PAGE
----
Okay 1%, you know who you are. Time to cut that bullshit out! Sam Calagione, the ever-present founder of Dogfish Head Craft Brewery made that 99% statement a few years back and for the most part it still holds true today. The craft beer community (other than a few trademark infringement tiffs here and there) tends to genuinely root for their brethren and live with a "there's plenty enough to go around" attitude that has led to ginormous growth, spurred innovation and lead to some excellent collaborations.
It is not just the industry that's asshole free...it is the patrons and supporters of craft brews as well. The fans! The Imbibers. Get two craft beer believers together and they will surely have plenty of notes to compare and one-upping "one time I got my hands on a..." stories to last all night. Even with beer festivals popping up like daisies, you rarely hear or see any skirmishes at these events where, well, there is a lot of drinking going on. The people who brew, sell, market and enjoy craft beer have created a wonderful "open to all" community in the true sense of the word. The question that remains to be seen is 'does the bloom come off the rose?"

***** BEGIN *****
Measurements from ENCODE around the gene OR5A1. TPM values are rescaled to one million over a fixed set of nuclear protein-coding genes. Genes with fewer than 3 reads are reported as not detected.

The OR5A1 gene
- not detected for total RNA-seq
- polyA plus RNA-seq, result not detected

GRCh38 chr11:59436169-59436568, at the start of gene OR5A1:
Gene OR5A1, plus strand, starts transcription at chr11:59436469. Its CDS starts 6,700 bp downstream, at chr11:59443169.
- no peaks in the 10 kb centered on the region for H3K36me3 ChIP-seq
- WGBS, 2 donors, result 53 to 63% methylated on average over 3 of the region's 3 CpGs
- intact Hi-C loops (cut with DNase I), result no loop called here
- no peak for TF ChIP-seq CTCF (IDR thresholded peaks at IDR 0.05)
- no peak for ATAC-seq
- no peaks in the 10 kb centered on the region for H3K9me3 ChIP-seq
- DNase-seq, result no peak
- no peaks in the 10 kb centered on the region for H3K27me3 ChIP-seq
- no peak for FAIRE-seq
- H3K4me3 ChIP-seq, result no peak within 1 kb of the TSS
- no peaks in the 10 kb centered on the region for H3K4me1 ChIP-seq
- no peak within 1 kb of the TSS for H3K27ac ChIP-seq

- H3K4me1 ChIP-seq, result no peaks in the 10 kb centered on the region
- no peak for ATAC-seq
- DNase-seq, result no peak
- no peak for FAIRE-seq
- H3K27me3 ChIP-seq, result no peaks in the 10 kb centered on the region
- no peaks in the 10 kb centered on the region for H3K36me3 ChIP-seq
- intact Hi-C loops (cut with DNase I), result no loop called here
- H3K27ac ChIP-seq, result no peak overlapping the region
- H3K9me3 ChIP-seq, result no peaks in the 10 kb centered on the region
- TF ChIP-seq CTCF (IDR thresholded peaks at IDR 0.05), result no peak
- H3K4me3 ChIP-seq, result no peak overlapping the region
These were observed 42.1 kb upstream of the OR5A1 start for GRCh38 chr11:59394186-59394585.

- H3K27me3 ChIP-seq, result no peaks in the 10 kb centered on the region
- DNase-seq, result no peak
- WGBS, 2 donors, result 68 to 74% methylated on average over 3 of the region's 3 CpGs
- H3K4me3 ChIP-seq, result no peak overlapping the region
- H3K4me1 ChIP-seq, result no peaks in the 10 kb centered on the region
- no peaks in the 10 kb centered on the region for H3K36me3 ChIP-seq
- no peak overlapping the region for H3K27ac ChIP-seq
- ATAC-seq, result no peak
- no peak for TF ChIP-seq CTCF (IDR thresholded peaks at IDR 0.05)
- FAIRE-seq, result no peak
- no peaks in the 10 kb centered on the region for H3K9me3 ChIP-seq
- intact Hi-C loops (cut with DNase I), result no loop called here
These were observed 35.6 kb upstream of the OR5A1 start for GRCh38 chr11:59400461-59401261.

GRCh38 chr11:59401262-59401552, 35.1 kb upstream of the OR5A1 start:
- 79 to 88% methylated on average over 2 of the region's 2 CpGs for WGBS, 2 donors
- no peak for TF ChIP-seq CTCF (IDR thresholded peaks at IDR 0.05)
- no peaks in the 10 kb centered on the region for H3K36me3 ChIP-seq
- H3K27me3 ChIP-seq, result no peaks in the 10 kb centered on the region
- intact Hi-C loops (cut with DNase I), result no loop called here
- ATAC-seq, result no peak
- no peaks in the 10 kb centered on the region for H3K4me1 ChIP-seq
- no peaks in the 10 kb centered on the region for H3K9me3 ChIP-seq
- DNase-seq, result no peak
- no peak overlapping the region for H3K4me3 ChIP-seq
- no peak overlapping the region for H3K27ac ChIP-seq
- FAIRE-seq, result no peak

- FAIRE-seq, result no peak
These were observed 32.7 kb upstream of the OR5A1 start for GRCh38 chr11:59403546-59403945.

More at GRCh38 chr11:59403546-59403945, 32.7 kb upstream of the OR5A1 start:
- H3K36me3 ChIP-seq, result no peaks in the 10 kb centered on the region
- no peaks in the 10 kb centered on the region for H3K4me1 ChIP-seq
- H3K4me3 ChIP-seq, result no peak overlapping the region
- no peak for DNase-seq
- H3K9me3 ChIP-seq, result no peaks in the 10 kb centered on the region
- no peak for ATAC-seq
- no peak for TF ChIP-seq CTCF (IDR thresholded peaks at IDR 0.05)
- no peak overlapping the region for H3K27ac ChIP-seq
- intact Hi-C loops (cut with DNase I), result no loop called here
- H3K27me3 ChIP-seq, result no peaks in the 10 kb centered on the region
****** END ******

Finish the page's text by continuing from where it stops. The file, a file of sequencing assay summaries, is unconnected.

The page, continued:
According to Ian Mount's NYT article "Craft Beer Is Booming, But Brewers See Crossroads" By any measurement, craft beer has been on a great run since it took off in the mid-1980s. The number of brew pubs and regional and microbreweries jumped from 1,521 in 2008 to over 3,200 in 2014, according to the Brewers Association, a trade group that defines craft brewers as those that produce fewer than six million barrels a year and are less than 25 percent owned by a large beverage maker.
The rumblings of AB's takeover of Goose Island is a distant 5 years ago now and by most accounts it has been successful for both business and imbibers. Distribution has blown up for Goose Island and that means they sell plenty more beer but getting your hands on more than one or two (if that) Bourbon County Stout on release day has become a lot more difficult in some parts of the country. Big Brew has seen this success and they have snatched up some of our favorite brewers. It is kinda like when your favorite band hits it big; you are happy that they have the deserved success but you're kinda pissed that you'll never see them at a small local club again.
The next few years of craft brew will be interesting for sure. What percentage of the seemingly endless number of mirco (and nano) brewers that are breaking ground daily will be able to make cost, let alone profit? It has felt like a bubble for a while now and we all know what happens to BUBBLES. Will there be enough to go around for everyone? Time will tell. Our mission, as The Imbibers (I like that word) is to do what we can to support our favorite beverage, drink local and make sure the community remains "99% asshole free."